“I’m getting a tattoo on my left butt cheek, a skull and crossbones. What do you think?
“I’m going to hang out with the biker dudes at Lefty’s Bar, wear skanky clothes, drink beers. OK?”
“What? You’re talking to a strange lady with a tattoo of a bike and a beer on her butt?” I say.
I know she wants something, to remind me of a promise I made …? I can’t remember. Oh yes, food. Children need to eat. Why? Mine are old enough to own cell phones and operate heavy machinery, which means they are capable of opening a frozen pizza box and turning on the oven. They have expectations of me. I concede the mother’s job description entails meal provisioning, but the writer’s doesn’t.
I’ve crossed the great divide of the first draft and hit sixty-five thousand words. I am rounding the curve toward the end. The climax is looming, the bottom will fall out shortly after, followed by the build up towards the coveted words: THE END.
The swirl of the WIP’s words has me hostage. They clank and bang around me. They sound similar to pot and pans tumbling out of an over stuffed kitchen cupboard when they crash on a title floor. I want out of the center. I want the silence felt when standing at the edge of Grand Canyon, a deserted beach, or in my kitchen at dawn.
There isn’t a available seat in my mind. Between the characters, the filled pages, and the words waiting to make their appearance on the page, I struggle to find a closet to hide in or time to consider the fuzz in my navel (should I have fuzz or a navel worth considering). I yearn for silence. I’d like an hour maybe twenty-four, to think about anything except the first draft of the WIP.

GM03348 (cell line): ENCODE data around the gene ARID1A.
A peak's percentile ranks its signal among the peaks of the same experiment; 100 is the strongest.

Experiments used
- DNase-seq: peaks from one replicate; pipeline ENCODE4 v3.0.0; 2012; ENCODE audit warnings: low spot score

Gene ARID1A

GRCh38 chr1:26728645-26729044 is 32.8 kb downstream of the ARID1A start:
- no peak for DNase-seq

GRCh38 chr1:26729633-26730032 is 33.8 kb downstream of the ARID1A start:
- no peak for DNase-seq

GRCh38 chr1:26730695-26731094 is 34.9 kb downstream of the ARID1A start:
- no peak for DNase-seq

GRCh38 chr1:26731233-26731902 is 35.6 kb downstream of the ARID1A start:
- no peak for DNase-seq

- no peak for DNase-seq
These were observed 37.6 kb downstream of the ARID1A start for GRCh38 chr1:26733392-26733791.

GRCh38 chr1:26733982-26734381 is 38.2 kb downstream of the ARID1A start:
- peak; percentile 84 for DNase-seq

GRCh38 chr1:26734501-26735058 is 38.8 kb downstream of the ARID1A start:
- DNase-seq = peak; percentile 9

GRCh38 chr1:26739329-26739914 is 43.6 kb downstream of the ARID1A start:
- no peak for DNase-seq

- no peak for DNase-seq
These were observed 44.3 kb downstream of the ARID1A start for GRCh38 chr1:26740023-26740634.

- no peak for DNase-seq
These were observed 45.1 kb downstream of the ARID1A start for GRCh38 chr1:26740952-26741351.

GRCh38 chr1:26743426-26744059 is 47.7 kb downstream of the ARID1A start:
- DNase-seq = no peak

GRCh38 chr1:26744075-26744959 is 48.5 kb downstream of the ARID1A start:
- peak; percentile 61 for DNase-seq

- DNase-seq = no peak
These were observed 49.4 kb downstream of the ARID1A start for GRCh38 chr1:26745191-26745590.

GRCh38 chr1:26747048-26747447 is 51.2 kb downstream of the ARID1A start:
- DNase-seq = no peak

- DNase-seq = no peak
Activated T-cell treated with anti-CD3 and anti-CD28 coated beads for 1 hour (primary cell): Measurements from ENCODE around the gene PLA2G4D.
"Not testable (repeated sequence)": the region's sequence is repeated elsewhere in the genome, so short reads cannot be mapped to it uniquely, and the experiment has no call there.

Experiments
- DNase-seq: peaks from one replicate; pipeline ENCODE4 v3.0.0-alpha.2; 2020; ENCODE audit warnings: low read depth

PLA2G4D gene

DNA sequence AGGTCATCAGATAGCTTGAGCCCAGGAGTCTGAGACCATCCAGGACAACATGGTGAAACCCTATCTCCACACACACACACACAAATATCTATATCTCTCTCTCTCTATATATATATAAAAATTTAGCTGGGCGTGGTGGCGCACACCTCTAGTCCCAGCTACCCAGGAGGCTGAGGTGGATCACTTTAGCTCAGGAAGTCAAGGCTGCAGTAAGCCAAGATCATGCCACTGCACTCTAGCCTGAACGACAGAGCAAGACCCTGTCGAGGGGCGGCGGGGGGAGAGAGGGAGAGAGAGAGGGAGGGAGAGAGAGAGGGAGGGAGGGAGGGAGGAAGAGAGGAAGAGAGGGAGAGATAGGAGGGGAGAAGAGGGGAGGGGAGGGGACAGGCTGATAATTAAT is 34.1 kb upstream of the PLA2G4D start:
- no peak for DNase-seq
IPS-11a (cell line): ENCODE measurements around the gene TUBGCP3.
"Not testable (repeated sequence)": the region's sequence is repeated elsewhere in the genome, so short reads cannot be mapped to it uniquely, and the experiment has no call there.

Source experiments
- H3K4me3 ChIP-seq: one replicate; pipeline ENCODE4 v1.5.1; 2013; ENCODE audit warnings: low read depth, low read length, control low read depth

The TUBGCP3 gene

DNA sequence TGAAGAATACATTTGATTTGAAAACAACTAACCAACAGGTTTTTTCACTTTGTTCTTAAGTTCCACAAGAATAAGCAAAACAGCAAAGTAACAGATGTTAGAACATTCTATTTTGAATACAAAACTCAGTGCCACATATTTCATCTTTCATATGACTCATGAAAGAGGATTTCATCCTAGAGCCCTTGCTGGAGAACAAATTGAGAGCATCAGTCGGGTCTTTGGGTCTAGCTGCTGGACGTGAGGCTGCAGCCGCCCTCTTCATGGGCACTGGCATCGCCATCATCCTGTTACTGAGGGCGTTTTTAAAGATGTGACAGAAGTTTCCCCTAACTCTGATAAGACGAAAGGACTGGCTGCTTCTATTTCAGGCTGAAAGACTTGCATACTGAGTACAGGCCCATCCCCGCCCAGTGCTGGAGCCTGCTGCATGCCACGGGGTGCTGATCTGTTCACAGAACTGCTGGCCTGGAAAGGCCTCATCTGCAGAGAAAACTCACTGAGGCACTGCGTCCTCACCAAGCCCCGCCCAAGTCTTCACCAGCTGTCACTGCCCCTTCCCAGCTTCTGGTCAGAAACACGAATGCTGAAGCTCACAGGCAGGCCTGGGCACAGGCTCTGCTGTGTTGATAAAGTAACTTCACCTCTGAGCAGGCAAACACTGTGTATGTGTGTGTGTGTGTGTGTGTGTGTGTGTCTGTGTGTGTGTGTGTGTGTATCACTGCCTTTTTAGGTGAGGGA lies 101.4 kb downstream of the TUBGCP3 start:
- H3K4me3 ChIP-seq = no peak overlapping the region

But I can’t anymore than I can stop thinking about the next phase, the redraft. I tell myself, finish the damn draft before you start thinking about the redraft. But I can’t do that either. It’s a mental condition. This is my second WIP but it’s the first time I’ve fast drafted. It’s not for the faint of heart or anyone with a demanding life (face it, that’s all of us who live the writing life). The fast draft reminds me of the ‘I’ in ‘Me’. There is only the story. It’s all about the story. There is nothing else. You commit yourself to the story once the first line takes shape. Mine is currently:
“Bronco Bill died today. The service is next Saturday. Do you think you can come?” Cha-cha asks.
The last couple of lines written late last night before the Macbook feigned tiredness:
“You have more secrets, don’t you.” Lucille asks.
“I do, but they’re not mine to tell. Turn up the tunes, blast me some Patsy Cline, I’m feeling her rumbling up inside of me.”
I’ve another thirty thousand plus words before I type the last line, or even consider the redraft, the revision of the redraft, and finally editing of the revision. STOP! STOP! STOP!
My posture sags. Breathing in early morning energy, I sprint for the closet I keep hidden from the characters, the WIP next steps, and life. Once inside I shut and lock the door behind me. My back flat against the door I swallow in the cool, dark quiet, and slide down the door until my bum hits the floor.
It’s the only place I can escape from the manic state of the creative process and the blood rush of fast drafting. The fast draft has it’s pluses, the minus are clear. It requires establishing a daily word count and a near term end date (assuming there is some advance story planning) a commitment not unlike a relationship, and the sacrifice of time.
Is it worth it?
“I know, I know, you’re hungry. I’m on it. ”
“We ate lunch already.”
“You did. What do you want then?”
“To tell you I love you, even though you’re a strange lady. What’s for dinner?”
Is it madness, this quest to write the words we write?